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Study ranks top pharma websites

The websites for the drugs Levitra, Cialis and Chantix are among the most effective at getting consumers to ask doctors for prescriptions, according to a survey

The websites for Bayer's erectile dysfunction drug Levitra (vardenafil), Pfizer's smoking cessation drug Chantix (varenicline) and Lilly's erectile dysfunction drug Cialis (tadalafil) are among the most effective at getting consumers to ask their doctors for prescriptions, according to a new survey.

The healthcare market research company Manhattan Research surveyed 6,500 adults who use the Internet for health information, asking them about their visits to a total of more than 320 pharma product websites.

The Levitra site was the most likely to drive visitors to request a prescription from their doctors, while the top ten also included Chantix, Cialis, AstraZeneca's heartburn treatment Nexium (esomeprazole), Bayer's oral contraceptive Yaz (drospirenone and ethinyl estradiol), Pfizer's fibromyalgia drug Lyrica (pregabalin), Merck's contraceptive vaginal ring NuvaRing (progestin and estrogen), AstraZeneca's asthma treatment  Symbicort (budesonide and formoterol), Pfizer's erectile dysfunction drug Viagra (sildenafil) and Sepracor's insomnia therapy Lunesta (eszopiclone).

Overall, "pharma product websites are effective at driving post-visitation action," the study concluded. Seventy-four per cent of the consumers surveyed took a product-related action after visiting a product site, which the study defined as discussing the product with a doctor, family or friends; requesting or filling a prescription; or searching for more product information online.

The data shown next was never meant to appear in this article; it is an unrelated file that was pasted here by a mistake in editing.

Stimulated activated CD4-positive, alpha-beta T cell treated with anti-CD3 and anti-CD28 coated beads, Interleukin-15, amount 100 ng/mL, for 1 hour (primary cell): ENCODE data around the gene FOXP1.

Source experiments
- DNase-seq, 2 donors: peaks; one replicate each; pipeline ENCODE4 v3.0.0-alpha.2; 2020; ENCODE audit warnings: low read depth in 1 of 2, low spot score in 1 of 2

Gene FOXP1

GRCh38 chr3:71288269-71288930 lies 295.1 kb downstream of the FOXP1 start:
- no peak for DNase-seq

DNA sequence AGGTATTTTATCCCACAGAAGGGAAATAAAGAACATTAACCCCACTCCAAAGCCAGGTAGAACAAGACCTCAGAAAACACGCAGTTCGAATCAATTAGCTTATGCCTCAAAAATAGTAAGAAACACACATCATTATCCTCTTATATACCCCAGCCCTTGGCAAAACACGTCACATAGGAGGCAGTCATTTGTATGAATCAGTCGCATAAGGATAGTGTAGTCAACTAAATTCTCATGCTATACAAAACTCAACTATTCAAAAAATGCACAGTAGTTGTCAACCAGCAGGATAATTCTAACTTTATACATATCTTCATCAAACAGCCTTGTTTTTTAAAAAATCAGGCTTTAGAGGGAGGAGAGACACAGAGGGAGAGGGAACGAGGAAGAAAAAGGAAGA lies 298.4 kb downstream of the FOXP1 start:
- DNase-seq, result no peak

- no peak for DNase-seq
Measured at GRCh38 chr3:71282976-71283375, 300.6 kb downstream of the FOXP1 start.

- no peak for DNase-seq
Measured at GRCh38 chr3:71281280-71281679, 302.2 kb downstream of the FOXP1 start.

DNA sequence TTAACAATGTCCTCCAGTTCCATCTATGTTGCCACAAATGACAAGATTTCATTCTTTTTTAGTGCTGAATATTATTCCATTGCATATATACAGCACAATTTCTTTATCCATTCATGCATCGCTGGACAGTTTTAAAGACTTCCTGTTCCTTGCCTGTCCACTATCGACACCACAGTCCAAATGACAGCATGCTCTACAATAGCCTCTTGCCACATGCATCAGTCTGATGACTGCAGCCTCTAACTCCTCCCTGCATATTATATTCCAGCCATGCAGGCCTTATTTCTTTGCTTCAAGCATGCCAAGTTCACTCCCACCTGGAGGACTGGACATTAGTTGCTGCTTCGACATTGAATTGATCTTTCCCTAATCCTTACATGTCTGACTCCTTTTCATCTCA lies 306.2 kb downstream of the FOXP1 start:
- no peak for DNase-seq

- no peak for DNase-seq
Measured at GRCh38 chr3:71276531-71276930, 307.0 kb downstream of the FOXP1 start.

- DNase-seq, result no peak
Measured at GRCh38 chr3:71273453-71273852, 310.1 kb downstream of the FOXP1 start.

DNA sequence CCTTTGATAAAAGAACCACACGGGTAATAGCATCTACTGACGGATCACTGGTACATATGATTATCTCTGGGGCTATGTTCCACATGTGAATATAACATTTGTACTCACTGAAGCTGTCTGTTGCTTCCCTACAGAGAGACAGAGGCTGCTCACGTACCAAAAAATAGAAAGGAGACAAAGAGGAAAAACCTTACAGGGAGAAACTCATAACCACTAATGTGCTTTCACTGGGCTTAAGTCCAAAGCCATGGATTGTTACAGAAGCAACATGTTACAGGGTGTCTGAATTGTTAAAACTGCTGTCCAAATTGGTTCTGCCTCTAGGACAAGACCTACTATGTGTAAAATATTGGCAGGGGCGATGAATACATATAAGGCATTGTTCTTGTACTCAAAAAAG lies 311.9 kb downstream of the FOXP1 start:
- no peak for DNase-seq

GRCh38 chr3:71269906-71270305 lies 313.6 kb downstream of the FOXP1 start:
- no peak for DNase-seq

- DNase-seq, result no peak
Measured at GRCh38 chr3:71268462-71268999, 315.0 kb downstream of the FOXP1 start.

The survey also looked at other aspects of consumers' online behaviour, including the reasons why people visit pharma product sites. Among those who were visiting a site seeking information for themselves (as opposed to for a friend or family member), 33 per cent said they were visiting the website of a drug they already use; 15 per cent said they had taken the drug in the past but were not currently using it; 13 per cent said they were taking a different drug for the same condition; 12 per cent said they had the condition but were not taking any drug for it; and 8 per cent said they had a prescription for the product that they had not yet filled.

Sixty-six per cent of visitors to pharma websites said they were seeking information for themselves. Of the 34 per cent who were looking for information for someone else, 51 per cent were looking on behalf of an immediate family member; 19 per cent on behalf of a friend; and 15 per cent on behalf of someone for whom they are a caregiver.

2nd February 2011


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